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How to Whiten Your Teeth at Home

Here's How to Whiten Your Teeth at Home (Coffee Fans, This Is For You)


Be it an increase in coffee drinking or smoking, there are a lot of factors that can affect how white your teeth look; even genetics play a role. But that doesn't mean you're stuck with a less-than-satisfactory smile if your teeth are looking a little yellow. There are plenty of at-home teeth-whitening kits and even DIY hacks that can help lighten discoloration on your teeth.

Before you jump right in and slap on a whitening strip, there are a few things you should know, like how to whiten your teeth properly at home. There are different types of teeth whitening — chemical and mechanical — and each one serves a different purpose. While it may not seem like a huge deal, you are using chemicals in your mouth, and it's always better to be informed. Ahead, cosmetic dentist Brian Harris shares the dos and don'ts.

How to Pick the Best Type of Teeth-Whitening Method For You

Remember the two different types of teeth whitening we mentioned, chemical and mechanical? Each one is used for different types of stains — intrinsic discoloration and extrinsic discoloration. "Intrinsic discoloration is caused by genetics, trauma, or medication side effects," Dr. Harris said. "This refers to the actual internal color of the teeth, and these stains can only be brightened with chemical teeth whitening."

Then there's extrinsic discoloration. "This is what most of us experience and is caused by things that stain the teeth like foods with dyes, coffee, tea, and smoking," Dr. Harris said. "These kinds of stains are best treated with mechanical teeth whitening." This can include whitening toothpastes.

How to Avoid Damaging Your Teeth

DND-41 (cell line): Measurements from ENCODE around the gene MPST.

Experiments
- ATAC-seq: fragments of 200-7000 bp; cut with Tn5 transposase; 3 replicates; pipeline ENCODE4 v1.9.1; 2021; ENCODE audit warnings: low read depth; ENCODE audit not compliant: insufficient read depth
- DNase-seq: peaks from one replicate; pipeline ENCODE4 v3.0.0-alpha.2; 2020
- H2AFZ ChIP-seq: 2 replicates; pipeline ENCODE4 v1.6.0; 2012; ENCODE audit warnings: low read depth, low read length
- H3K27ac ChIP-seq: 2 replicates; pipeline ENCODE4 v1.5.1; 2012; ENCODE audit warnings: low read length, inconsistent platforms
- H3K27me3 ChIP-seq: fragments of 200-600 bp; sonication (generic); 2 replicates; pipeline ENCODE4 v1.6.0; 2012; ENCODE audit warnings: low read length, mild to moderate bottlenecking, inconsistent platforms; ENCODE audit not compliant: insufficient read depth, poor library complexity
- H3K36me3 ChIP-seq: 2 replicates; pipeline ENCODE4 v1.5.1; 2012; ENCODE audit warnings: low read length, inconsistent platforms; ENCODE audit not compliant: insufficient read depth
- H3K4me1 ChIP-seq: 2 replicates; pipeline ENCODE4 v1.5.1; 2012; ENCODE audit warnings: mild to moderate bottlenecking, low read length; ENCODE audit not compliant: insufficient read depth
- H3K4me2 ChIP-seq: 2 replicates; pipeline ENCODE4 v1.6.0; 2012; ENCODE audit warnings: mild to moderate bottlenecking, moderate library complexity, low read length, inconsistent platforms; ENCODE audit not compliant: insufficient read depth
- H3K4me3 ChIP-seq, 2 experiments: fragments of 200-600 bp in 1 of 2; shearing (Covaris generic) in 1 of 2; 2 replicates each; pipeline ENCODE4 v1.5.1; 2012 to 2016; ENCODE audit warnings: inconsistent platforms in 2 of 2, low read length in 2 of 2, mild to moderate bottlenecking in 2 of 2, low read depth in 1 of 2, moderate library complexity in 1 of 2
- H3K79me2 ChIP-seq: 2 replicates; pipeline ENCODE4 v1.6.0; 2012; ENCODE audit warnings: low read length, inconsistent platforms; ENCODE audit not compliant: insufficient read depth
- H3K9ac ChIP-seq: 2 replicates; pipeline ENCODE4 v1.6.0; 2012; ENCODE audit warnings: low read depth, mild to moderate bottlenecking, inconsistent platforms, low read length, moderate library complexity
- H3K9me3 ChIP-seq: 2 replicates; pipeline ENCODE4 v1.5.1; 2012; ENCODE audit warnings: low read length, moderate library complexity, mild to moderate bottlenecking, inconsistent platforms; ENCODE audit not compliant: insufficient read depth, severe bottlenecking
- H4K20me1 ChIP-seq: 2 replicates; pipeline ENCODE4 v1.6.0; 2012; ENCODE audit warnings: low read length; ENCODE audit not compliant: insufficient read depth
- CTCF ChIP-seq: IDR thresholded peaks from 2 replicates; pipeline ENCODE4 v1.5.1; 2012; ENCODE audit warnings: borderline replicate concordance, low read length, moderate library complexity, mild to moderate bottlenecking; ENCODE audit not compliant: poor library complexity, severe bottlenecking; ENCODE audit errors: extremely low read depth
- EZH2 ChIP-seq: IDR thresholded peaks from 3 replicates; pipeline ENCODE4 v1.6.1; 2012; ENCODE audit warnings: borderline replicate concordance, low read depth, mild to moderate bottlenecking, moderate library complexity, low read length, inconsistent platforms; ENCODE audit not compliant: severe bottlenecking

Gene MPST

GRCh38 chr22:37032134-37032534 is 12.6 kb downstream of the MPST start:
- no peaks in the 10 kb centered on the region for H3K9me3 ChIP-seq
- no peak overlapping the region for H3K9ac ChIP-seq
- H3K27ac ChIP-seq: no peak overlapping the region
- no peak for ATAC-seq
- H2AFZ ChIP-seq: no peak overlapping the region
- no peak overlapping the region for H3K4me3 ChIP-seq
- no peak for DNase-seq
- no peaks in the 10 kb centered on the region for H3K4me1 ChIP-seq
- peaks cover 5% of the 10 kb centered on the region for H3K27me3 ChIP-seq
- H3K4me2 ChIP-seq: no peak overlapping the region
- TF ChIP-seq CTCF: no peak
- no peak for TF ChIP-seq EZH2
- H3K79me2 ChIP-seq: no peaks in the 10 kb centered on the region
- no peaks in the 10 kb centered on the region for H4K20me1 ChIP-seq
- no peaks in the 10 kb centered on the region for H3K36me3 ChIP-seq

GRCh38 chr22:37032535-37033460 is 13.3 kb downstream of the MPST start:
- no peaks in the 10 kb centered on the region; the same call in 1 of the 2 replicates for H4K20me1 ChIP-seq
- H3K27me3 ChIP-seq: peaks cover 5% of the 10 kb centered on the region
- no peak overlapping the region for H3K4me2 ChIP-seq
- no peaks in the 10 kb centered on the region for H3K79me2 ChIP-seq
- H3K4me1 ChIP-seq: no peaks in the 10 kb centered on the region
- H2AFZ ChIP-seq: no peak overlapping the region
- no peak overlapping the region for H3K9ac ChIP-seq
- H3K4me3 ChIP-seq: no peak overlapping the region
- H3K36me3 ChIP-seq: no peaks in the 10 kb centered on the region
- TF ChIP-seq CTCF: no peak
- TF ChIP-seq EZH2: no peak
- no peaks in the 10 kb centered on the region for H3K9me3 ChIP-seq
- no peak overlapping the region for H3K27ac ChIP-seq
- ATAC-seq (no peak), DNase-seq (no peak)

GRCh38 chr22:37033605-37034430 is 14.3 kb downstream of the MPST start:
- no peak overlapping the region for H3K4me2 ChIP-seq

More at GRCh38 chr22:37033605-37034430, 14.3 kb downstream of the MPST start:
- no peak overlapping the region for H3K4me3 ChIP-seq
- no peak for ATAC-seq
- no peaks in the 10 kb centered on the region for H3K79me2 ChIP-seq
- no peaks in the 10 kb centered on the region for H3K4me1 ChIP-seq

You don't want to use a whitening product that is too abrasive for your teeth — that's where the RDA value comes in. RDA values for common toothpastes deem 0-70 as low abrasive, 70-100 as medium abrasive, 100-150 as highly abrasive, and 150-250 as a harmful limit. "The key is to find one that is abrasive enough to remove stains but not so abrasive that it damages the enamel," Dr. Harris said. "Stay away from activated charcoal toothpastes and those with a high RDA value as they will be too abrasive."

Using a whitening agent that's too abrasive can wear down the enamel of your teeth and actually cause them to appear more yellow, Dr. Harris explained.

Common Mistakes People Make When Whitening Their Teeth at Home

Whitening strips can work to brighten the overall color of your teeth, but make sure you use them properly. "Falling asleep with the whitening strips on or leaving them on for too long can cause extreme sensitivity, so make sure to follow instructions given," Dr. Harris said. "Another mistake is allowing the strips to cover up the gums, which can irritate them and, at times, burn them."

Dos and Don'ts For Before and After Whitening Your Teeth

Always read the product recommendations and follow specific instructions carefully (this goes for every at-home beauty treatment, BTW). "Before you whiten your teeth with gel or strips, make sure you brush them well, which will help the product work more effectively," Dr. Harris said.

For better results, he also recommended staying away from certain items immediately following whitening your teeth. "After whitening, stay away from foods that stain for a couple days," Dr. Harris said. "A good rule of thumb is that if it's going to stain a white shirt, it's going to stain your teeth."

Image Source: Shutterstock
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